This stems back to slave times, when male and female slaves were randomly abused sexually, usually by men.
I heard statements from my grandfather as far back as I could remember that homosexual practices were something the “white man” taught us and that it was a sign of weakness and weirdness in their culture. Similar traditions are known to other faith traditions, even if they’re not widely discussed.
Homophobia is hardly unique to the African-American community. There was a time when the “white man” feared black people and were threatened by our presence. We suffered horribly because of it. He spoke of how the white man sought to humiliate strong black slaves through sexual submission and subversion. It’s a social malady that’s due largely to the influence of fear based-theologies, particularly fundamentalist Christianity, Islam and Judaism, all of which grow out of the Abrahamic tradition.
What we fear, including homosexuality, we tend to amplify and exaggerate. How quickly we forget. I’ve discovered that many who angrily denounce homosexuality have latent homosexual tendencies or fantasies themselves and fear them – or are actually quite conflicted about the issue.
Editor’s Note: Carlton Pearson is spiritual leader and author of the The Gospel of inclusion.
Preachers, too, often issue vicious denunciations of homosexuality.
African-Americans have always viewed male homosexuality as more of a sign of weakness than evil. What we make the issue we make the idol.. But once someone’s homosexuality becomes public, the denunciations begin.
Homosexuals and homosexuality are not going away. They were marginalized but not demonized. We can mind many of the same things without necessarily having the same mind about everything.
They were considered to have a higher vibrational level that enabled them to be guardians of the gateways to the spirit world. That can happen through literal violence or in other ways – including the use of comedy.
The opinions expressed in this commentary are solely those of Bishop Carlton Pearson.
By Bishop Carlton Pearson, Special to CNN
In more than 30 years of pastoring and dealing with pastors, I have observed that often when a public figure, secular or religious, shouts out in anger about or against a particular subject, it’s usually a sign of the inner turmoil of the person crying out around that very issue. When given the opportunity, adherents act out against them with the same violence they presume God would use.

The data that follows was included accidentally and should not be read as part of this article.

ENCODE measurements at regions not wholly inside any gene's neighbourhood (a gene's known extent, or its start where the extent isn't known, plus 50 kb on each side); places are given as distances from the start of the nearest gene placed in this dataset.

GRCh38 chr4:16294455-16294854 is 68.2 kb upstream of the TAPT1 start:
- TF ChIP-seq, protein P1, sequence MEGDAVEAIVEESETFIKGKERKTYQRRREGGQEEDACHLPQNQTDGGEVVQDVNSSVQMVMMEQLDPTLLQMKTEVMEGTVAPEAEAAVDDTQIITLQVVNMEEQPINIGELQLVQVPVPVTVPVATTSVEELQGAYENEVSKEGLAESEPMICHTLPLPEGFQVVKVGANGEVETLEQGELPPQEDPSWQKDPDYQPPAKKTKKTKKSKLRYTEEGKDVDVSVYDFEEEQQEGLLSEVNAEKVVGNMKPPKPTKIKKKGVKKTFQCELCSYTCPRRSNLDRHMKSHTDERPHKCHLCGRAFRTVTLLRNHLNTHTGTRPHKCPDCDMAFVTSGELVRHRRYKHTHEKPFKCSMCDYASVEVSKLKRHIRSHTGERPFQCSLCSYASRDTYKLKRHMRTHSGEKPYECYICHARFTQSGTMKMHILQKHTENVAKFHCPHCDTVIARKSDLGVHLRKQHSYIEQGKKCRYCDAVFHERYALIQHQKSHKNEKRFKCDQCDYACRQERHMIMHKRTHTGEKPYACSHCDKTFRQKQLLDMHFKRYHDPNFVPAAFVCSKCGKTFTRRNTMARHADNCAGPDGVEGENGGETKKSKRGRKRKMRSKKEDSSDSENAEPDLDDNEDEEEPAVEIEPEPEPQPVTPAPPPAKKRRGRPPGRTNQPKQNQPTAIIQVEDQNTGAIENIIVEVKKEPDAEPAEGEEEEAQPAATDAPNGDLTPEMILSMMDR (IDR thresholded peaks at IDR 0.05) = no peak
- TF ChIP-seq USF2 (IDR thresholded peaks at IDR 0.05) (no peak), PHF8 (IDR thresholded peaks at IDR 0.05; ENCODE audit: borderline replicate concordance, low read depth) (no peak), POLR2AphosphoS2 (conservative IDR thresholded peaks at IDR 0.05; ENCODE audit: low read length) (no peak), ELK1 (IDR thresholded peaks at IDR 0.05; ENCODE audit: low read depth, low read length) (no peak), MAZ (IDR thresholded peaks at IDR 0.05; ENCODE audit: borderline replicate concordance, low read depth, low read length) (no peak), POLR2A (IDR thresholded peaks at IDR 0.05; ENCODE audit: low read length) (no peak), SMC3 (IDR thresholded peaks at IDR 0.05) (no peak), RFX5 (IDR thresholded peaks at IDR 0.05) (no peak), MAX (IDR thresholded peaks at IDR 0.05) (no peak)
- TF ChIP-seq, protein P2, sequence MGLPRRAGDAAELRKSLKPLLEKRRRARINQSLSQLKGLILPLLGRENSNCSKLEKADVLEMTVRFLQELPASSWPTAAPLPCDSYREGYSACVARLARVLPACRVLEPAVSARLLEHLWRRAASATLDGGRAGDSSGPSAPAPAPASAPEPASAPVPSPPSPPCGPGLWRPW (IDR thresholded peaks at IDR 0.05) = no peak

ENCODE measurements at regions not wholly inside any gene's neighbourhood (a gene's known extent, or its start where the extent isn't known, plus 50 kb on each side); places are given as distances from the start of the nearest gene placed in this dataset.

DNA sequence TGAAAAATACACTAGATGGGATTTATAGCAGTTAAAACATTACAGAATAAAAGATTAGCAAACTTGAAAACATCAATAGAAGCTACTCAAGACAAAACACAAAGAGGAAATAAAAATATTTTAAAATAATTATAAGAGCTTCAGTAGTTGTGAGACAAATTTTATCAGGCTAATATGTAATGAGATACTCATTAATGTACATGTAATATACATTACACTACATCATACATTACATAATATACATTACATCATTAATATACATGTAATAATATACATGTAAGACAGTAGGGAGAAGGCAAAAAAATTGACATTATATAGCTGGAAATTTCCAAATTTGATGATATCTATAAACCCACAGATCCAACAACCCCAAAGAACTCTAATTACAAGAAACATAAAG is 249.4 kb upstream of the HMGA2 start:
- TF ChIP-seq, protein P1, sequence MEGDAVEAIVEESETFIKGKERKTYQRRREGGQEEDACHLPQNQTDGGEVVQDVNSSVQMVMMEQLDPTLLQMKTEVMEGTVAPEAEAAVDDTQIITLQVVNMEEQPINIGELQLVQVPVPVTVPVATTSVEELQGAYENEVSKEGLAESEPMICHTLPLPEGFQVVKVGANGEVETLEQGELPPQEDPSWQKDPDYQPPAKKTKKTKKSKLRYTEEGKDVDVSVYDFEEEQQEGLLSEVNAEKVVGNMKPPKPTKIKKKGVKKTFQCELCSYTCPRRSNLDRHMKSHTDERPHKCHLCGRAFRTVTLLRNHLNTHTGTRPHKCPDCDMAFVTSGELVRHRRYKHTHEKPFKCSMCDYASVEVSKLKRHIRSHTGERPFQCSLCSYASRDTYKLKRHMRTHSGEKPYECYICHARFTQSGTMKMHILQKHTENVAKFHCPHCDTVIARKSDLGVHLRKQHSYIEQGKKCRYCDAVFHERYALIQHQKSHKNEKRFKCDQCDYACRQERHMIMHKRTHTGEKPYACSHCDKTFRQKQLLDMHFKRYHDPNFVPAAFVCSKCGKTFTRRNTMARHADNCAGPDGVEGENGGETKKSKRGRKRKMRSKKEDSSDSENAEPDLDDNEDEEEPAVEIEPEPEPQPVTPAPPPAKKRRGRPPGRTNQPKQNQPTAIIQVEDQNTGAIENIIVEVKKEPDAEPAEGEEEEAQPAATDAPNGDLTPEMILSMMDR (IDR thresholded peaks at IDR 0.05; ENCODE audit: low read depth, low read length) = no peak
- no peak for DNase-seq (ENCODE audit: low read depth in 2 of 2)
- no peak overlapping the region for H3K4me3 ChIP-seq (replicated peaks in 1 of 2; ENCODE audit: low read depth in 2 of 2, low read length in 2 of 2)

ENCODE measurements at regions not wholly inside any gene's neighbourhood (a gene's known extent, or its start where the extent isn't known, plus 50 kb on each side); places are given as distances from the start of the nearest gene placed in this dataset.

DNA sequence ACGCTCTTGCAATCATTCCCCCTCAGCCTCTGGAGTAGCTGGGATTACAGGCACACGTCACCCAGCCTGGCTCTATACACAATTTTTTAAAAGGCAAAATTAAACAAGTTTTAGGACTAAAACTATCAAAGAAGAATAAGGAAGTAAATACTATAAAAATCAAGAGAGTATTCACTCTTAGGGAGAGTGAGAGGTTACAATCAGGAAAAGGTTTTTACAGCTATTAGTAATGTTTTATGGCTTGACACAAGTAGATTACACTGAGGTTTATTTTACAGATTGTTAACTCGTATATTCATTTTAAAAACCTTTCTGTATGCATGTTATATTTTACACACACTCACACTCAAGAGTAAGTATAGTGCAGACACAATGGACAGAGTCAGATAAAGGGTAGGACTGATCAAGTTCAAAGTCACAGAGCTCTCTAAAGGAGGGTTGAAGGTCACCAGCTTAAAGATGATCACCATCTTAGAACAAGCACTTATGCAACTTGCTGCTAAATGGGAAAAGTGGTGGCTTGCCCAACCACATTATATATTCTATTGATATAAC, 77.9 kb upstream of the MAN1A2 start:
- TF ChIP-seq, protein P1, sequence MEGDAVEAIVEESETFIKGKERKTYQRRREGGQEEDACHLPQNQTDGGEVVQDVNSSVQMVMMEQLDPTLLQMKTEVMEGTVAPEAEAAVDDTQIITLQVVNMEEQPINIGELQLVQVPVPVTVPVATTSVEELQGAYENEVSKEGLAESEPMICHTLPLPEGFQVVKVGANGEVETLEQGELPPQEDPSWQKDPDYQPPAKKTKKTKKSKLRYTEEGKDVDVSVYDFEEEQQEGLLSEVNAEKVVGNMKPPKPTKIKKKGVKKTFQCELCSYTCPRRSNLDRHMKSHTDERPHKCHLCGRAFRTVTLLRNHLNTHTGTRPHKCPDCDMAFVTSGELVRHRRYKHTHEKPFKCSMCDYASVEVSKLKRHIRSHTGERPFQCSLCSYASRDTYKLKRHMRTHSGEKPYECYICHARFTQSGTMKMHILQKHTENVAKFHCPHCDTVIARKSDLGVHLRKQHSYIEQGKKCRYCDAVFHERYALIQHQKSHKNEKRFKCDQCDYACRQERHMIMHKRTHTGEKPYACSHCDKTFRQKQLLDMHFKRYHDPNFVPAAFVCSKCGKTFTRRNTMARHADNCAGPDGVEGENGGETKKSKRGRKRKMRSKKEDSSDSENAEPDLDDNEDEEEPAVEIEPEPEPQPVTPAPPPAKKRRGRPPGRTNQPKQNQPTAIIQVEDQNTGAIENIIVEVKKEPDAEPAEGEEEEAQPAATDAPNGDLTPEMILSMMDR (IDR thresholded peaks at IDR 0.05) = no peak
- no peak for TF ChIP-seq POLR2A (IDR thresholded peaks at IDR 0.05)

The most troubling aspect of Tracy Morgan’s remarks is the bodily harm he said he’d inflict on his own child if he were to be seen acting in an effeminate manner.
Acts of violence against perceived unacceptable behavior, particularly if the behavior isn’t harmful to self and others, is a sign of the deterioration of conscience.
African-Americans in particular should be sensitive to the violent injustices humans can perpetrate on other humans because of fear, ignorance and hatred. The sooner we recognize and accept that, the sooner the society will move forward. I encourage the African-American community and church to reconsider ways to address the presence of gay people.
I’m referring to Tracy Morgan’s reported an anti-gay rant at a recent show, during which he said”he’d stab his son to death if he said he was gay.” Morgan has apologized for the rant and this week phoned a major gay rights group, vowing to return to Tennessee to apologize to those who heard it.
The same slave owners evangelized the slaves into Christian moral codes and dogmas that insisted slaves renounce their native spiritual traditions.
Such denunciations, exemplified in Morgan’s comments, can send young people into depression and even drive them to suicide.
When something or someone is perceived as being despised by someone’s God, the worshippers of that God tend to despise and hate that person or thing as well. It was the white man’s perverted way of exerting power over us, my grandfather said.
In some West African traditions, particularly in the Dagara tribes of Burkina Faso, certain Shamanistic spiritual leaders - sometimes called witch doctors by Westerners - were known to be of homosexual or bisexual orientation.
We don’t have to go along to get along. The African-American church has traditionally used a kind of “don’t ask don’t tell” approach toward homosexuality